Public service media are struggling to connect with younger and less formally educated audiences online, a study by the Reuters Institute for the Study of Journalism (RISJ) has found.
The study, called Old, Educated and Politically Diverse: The Audience of Public Service News looked at the demographics of public broadcasters in eight countries across Europe. It revealed that weekly online reach for under 25-year-olds has fallen at almost all of the organisations since 2016.
"The competition is just much bigger than it has been for offline broadcasting," she said. "The study shows that public service news struggle to reach these audiences online because they spend their time elsewhere."
Schulz warned that failing to reach audiences online could result in them being unable to win them back in the future.
The more pressing problem, however, is that when young audiences do come into contact with new content, other news outlets might be doing a better job giving them what they desire most: relevant and personalised content.
So PSMs need to follow suit, review their strategy on social media and question whether they are truly connecting with younger audiences.
It is clear, however, that many PSM are not connecting online, as BBC was the only news organisation to have a higher reach online than offline. Schulz credits this to the decision by the organisation to start implementing digital strategies in the 1990s, in contrast to Finland’s Yle which did so from 2007.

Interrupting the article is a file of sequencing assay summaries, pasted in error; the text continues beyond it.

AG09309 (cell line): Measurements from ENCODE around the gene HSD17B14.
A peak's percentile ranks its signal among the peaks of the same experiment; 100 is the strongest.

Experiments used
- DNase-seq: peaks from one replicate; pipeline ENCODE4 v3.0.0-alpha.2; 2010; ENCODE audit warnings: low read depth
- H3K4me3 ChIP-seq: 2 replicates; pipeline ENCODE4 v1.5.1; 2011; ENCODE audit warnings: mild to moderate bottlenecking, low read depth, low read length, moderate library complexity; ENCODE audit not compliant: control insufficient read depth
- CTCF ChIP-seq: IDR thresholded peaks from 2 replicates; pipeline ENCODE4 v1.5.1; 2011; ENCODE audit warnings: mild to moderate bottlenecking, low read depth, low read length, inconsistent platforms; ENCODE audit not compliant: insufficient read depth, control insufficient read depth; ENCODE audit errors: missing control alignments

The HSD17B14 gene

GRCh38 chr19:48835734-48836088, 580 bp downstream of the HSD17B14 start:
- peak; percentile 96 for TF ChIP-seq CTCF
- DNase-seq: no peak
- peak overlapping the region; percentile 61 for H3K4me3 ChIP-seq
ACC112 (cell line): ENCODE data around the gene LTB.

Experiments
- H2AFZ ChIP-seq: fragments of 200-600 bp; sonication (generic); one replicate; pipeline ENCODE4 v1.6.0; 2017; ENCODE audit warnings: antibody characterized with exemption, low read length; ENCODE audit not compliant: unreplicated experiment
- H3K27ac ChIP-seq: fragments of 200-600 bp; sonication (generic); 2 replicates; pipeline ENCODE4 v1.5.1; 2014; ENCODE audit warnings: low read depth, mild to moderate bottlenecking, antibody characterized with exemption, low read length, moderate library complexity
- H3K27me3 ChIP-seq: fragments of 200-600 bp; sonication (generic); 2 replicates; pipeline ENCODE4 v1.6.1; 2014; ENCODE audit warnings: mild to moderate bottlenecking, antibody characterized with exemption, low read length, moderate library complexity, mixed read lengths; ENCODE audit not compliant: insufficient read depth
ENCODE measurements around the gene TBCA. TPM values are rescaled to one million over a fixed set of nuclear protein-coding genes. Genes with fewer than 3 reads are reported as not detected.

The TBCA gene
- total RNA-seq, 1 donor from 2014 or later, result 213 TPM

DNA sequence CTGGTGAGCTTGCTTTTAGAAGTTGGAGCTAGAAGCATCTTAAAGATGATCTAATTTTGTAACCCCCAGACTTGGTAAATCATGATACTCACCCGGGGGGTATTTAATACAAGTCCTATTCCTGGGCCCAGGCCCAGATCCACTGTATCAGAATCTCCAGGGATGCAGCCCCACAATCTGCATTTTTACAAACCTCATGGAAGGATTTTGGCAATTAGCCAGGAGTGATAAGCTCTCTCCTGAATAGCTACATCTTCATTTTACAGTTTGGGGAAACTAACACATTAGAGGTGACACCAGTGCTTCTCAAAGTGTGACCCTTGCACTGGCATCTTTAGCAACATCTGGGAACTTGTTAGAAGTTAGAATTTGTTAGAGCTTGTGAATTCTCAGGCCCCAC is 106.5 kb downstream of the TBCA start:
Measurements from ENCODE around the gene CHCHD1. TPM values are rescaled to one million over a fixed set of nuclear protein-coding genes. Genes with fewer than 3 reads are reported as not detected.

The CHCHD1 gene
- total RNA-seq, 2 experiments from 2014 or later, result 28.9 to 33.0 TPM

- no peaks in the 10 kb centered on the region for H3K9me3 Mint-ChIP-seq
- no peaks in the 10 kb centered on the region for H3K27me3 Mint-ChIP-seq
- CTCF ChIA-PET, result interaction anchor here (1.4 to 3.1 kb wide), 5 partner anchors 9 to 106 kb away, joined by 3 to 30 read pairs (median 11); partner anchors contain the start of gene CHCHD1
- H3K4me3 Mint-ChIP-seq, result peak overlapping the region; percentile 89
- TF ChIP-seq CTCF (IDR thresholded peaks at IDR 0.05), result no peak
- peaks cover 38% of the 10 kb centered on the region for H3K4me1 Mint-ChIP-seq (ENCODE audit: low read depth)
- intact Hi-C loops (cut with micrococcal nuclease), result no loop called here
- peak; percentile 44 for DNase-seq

Despite this, a report by Ofcom published last week was critical of BBC’s approach to attracting younger audiences, explaining that the broadcaster needs to do "much more" to meet their needs.
The report said that, while the BBC has launched initiatives to extend its appeal, they are not far-reaching enough. Instead, they should produce distinctive, innovative content to reach younger audiences on platforms they frequently use.
Solving this is not as simple as starting up a TikTok account, though. The trick to engaging with this audience is to cater specifically to their interests and not overload content with information, Schulz said.
She added that it helps to find out first-hand how make news content can be made interesting and engaging to millennial and Gen Z audiences.
The report also found that all the public broadcasters included in the study, including the BBC, struggled to reach those less formally educated. Schulz suggested this again comes down to whether or not the news is presented in the right format.
"Similar initiatives or ideas used to attract younger audiences should be pushed forward in order to address less educated individuals."
The need to do is made more important as public serve media has a responsibility to give a voice to unheard communities.
"If it’s not for public news providers to display this diversity we have in our society, then we fear that nobody else is doing it," she concluded.
Want to know how to use breaking news to grow your audience? Find out how at Newsrewired on 27 November at Reuters, London. Head to newsrewired.com for the full agenda and tickets
Free daily newsletter
- Financial Times' three-step plan to drive subscriptions
- How to take your audience engagement up a notch in a pandemic: #NISAudience takeaways
- Julie Posetti: post-pandemic journalism will be 'more mission-driven, public service-focused, and audience-centred'
- How South China Morning Post reached one billion YouTube views
- Five tips from The Economist to perfect your newsletter strategy